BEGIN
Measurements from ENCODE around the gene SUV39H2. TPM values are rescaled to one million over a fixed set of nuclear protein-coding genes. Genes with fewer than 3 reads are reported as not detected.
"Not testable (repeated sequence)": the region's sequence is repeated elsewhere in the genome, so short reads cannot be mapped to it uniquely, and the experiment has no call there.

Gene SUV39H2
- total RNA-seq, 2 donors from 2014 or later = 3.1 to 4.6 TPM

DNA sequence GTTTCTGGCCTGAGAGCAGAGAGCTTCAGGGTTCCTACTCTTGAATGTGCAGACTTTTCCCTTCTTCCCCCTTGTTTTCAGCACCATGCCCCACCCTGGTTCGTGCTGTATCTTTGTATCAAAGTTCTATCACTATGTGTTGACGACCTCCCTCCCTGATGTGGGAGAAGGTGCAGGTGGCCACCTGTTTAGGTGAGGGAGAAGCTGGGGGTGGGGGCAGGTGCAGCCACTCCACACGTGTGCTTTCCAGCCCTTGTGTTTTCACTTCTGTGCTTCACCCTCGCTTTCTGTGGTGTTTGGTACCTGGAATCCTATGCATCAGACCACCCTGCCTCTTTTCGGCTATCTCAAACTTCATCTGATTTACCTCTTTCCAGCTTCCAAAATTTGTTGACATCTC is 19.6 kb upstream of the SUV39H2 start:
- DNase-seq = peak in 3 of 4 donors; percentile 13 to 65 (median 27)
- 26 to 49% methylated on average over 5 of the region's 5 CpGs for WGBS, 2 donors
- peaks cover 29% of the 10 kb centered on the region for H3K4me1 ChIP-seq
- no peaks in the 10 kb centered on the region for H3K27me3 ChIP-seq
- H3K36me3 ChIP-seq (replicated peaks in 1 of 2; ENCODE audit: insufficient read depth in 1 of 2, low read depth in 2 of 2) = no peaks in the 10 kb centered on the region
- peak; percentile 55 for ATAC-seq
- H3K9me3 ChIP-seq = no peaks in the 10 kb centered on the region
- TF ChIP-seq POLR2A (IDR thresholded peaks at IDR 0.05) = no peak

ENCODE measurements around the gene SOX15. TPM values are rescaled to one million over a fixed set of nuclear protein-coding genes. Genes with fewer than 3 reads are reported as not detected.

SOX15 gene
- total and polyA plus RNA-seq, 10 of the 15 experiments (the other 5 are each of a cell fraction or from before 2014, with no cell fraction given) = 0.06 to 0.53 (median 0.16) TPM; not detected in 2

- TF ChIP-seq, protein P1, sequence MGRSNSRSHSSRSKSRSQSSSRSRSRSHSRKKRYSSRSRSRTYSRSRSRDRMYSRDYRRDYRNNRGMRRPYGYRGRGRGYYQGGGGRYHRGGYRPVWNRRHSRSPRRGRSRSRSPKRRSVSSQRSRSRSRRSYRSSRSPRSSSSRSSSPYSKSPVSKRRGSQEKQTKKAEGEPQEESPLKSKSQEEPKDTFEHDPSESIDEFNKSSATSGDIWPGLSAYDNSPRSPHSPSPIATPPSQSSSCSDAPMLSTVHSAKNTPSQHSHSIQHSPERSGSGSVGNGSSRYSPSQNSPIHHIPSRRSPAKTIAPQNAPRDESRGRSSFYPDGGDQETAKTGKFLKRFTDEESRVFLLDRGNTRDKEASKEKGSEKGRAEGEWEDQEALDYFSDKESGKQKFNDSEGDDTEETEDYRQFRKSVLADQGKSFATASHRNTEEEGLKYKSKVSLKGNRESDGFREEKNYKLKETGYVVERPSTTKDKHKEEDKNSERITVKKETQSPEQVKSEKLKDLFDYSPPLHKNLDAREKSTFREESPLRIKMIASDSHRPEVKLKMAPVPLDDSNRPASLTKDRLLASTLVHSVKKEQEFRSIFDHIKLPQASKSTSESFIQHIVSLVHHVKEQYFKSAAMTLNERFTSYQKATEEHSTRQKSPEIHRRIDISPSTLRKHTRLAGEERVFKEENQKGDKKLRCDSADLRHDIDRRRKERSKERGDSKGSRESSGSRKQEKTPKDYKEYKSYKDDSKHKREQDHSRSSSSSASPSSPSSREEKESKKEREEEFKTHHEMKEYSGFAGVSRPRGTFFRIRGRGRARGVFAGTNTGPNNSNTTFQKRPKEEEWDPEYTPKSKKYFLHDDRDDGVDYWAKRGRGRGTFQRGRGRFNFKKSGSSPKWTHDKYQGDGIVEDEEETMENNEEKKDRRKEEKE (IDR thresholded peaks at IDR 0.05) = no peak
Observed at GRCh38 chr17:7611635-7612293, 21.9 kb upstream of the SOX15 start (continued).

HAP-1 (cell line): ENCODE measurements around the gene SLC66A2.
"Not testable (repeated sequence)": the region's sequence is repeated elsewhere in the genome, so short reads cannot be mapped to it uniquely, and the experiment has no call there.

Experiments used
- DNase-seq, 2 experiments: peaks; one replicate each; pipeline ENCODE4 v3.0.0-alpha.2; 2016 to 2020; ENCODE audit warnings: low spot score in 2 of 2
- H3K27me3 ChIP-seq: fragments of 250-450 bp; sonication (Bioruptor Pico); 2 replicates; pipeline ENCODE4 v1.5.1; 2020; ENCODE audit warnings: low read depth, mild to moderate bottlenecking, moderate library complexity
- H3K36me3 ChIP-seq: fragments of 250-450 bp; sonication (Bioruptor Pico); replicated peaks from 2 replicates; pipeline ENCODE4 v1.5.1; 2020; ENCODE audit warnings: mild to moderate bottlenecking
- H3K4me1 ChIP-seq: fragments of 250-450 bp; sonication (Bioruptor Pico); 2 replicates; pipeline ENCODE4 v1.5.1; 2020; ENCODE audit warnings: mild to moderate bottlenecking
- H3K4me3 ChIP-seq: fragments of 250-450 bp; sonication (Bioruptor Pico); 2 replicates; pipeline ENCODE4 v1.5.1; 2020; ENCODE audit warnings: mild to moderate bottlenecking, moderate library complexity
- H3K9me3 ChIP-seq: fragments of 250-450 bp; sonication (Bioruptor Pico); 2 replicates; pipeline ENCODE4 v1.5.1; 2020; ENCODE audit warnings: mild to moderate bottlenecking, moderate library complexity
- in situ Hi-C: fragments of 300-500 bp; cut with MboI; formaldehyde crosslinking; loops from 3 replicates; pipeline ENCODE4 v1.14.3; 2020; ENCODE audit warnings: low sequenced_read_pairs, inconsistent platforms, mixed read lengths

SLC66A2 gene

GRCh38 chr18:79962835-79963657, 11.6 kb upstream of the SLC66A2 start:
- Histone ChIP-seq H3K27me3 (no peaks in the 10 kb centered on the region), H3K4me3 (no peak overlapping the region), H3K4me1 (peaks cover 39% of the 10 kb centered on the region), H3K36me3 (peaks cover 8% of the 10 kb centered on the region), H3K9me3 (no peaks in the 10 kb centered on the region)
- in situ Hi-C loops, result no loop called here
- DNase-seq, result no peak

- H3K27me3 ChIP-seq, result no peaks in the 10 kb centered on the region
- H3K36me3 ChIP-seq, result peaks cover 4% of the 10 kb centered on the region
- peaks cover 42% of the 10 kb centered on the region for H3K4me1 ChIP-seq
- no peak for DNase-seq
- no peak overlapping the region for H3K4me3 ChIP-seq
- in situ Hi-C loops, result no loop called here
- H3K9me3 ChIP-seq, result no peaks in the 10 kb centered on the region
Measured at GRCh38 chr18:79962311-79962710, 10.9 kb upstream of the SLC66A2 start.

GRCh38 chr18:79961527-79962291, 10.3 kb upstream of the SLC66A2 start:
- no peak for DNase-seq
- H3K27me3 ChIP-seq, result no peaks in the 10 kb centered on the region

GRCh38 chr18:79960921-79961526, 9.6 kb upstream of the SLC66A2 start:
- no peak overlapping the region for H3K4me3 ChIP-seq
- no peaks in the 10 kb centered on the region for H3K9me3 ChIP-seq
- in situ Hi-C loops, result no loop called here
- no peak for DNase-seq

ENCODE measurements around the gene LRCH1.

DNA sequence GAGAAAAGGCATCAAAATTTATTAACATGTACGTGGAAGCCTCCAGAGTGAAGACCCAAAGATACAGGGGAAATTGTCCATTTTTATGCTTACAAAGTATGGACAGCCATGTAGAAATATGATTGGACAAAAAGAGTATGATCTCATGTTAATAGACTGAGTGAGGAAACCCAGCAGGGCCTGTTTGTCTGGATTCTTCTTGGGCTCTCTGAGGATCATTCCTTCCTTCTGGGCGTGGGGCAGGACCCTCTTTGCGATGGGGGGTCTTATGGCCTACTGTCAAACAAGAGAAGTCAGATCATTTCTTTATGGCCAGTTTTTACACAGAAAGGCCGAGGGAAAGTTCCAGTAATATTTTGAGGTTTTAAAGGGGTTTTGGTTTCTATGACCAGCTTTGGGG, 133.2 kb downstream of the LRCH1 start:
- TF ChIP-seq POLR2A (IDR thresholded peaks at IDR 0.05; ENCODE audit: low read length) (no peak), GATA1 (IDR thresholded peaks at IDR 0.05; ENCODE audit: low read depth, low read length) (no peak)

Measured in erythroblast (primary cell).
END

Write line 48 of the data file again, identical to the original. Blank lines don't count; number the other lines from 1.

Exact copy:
- in situ Hi-C loops, result no loop called here